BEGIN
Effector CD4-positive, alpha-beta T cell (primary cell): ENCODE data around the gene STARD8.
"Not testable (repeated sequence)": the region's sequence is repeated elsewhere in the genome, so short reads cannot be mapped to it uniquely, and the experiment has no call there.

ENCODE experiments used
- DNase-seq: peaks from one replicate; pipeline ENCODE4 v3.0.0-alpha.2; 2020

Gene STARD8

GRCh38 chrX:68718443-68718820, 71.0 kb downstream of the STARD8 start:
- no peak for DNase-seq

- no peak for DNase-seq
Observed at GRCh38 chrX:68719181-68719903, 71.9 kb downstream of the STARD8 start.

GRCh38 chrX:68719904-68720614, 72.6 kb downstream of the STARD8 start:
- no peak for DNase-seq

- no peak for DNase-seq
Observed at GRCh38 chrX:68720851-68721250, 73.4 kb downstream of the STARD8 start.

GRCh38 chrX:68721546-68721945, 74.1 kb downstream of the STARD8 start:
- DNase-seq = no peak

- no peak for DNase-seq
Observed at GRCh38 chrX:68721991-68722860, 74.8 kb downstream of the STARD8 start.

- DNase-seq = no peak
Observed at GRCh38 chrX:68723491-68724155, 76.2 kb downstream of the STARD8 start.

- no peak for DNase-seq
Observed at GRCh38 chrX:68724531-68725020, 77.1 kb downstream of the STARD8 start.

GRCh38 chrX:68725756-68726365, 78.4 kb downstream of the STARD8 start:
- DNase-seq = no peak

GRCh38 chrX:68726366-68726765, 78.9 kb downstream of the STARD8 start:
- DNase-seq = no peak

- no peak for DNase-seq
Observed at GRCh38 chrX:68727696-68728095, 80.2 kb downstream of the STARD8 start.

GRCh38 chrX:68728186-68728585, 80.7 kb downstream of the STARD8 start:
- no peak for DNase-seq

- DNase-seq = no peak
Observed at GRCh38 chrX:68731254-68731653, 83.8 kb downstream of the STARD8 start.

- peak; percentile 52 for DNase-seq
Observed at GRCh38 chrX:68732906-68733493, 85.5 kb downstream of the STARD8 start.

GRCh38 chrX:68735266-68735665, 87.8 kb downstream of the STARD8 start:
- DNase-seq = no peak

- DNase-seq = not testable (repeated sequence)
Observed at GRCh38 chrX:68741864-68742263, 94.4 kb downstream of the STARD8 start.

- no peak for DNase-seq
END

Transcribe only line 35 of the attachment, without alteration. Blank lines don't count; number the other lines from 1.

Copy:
- DNase-seq = no peak